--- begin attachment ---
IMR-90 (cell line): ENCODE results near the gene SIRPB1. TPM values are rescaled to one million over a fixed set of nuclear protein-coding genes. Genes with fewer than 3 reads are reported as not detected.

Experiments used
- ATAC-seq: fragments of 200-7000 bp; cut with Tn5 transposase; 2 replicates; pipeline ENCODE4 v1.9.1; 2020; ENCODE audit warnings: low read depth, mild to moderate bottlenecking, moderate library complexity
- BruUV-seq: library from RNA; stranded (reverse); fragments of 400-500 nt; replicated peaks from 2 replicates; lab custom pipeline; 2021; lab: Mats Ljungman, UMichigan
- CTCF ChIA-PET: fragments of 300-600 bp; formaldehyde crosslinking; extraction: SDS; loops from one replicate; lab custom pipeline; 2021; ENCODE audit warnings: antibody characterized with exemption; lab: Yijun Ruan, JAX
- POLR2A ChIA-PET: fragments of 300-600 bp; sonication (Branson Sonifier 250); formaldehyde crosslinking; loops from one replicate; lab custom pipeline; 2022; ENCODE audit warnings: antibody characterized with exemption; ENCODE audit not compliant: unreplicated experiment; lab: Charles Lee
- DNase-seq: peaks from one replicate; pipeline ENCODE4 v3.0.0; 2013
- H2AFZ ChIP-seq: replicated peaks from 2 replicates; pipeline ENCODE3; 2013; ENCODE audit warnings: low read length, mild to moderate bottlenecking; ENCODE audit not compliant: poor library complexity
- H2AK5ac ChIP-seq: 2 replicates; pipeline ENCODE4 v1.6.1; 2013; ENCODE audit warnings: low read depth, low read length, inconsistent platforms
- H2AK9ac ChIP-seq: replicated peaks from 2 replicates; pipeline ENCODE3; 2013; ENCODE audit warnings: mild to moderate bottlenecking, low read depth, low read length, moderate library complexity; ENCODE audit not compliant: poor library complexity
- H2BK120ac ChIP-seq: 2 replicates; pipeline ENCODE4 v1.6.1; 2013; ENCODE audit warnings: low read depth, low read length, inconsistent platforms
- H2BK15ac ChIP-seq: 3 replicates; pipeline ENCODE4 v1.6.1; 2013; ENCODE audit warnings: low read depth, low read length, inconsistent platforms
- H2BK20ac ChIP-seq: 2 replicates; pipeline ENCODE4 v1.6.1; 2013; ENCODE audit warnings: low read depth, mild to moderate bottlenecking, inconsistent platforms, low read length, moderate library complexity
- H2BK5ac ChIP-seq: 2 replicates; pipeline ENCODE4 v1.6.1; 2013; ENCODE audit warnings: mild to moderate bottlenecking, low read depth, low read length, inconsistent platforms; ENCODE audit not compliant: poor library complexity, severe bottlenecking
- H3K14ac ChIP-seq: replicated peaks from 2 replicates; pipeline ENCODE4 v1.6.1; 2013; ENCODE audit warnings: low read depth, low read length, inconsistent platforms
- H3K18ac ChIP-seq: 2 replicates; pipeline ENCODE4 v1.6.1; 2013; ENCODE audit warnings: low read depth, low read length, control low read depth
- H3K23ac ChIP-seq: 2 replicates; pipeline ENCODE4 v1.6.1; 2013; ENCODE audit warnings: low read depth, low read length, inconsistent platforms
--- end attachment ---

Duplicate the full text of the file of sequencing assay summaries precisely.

IMR-90 (cell line): ENCODE results near the gene SIRPB1. TPM values are rescaled to one million over a fixed set of nuclear protein-coding genes. Genes with fewer than 3 reads are reported as not detected.

Experiments used
- ATAC-seq: fragments of 200-7000 bp; cut with Tn5 transposase; 2 replicates; pipeline ENCODE4 v1.9.1; 2020; ENCODE audit warnings: low read depth, mild to moderate bottlenecking, moderate library complexity
- BruUV-seq: library from RNA; stranded (reverse); fragments of 400-500 nt; replicated peaks from 2 replicates; lab custom pipeline; 2021; lab: Mats Ljungman, UMichigan
- CTCF ChIA-PET: fragments of 300-600 bp; formaldehyde crosslinking; extraction: SDS; loops from one replicate; lab custom pipeline; 2021; ENCODE audit warnings: antibody characterized with exemption; lab: Yijun Ruan, JAX
- POLR2A ChIA-PET: fragments of 300-600 bp; sonication (Branson Sonifier 250); formaldehyde crosslinking; loops from one replicate; lab custom pipeline; 2022; ENCODE audit warnings: antibody characterized with exemption; ENCODE audit not compliant: unreplicated experiment; lab: Charles Lee
- DNase-seq: peaks from one replicate; pipeline ENCODE4 v3.0.0; 2013
- H2AFZ ChIP-seq: replicated peaks from 2 replicates; pipeline ENCODE3; 2013; ENCODE audit warnings: low read length, mild to moderate bottlenecking; ENCODE audit not compliant: poor library complexity
- H2AK5ac ChIP-seq: 2 replicates; pipeline ENCODE4 v1.6.1; 2013; ENCODE audit warnings: low read depth, low read length, inconsistent platforms
- H2AK9ac ChIP-seq: replicated peaks from 2 replicates; pipeline ENCODE3; 2013; ENCODE audit warnings: mild to moderate bottlenecking, low read depth, low read length, moderate library complexity; ENCODE audit not compliant: poor library complexity
- H2BK120ac ChIP-seq: 2 replicates; pipeline ENCODE4 v1.6.1; 2013; ENCODE audit warnings: low read depth, low read length, inconsistent platforms
- H2BK15ac ChIP-seq: 3 replicates; pipeline ENCODE4 v1.6.1; 2013; ENCODE audit warnings: low read depth, low read length, inconsistent platforms
- H2BK20ac ChIP-seq: 2 replicates; pipeline ENCODE4 v1.6.1; 2013; ENCODE audit warnings: low read depth, mild to moderate bottlenecking, inconsistent platforms, low read length, moderate library complexity
- H2BK5ac ChIP-seq: 2 replicates; pipeline ENCODE4 v1.6.1; 2013; ENCODE audit warnings: mild to moderate bottlenecking, low read depth, low read length, inconsistent platforms; ENCODE audit not compliant: poor library complexity, severe bottlenecking
- H3K14ac ChIP-seq: replicated peaks from 2 replicates; pipeline ENCODE4 v1.6.1; 2013; ENCODE audit warnings: low read depth, low read length, inconsistent platforms
- H3K18ac ChIP-seq: 2 replicates; pipeline ENCODE4 v1.6.1; 2013; ENCODE audit warnings: low read depth, low read length, control low read depth
- H3K23ac ChIP-seq: 2 replicates; pipeline ENCODE4 v1.6.1; 2013; ENCODE audit warnings: low read depth, low read length, inconsistent platforms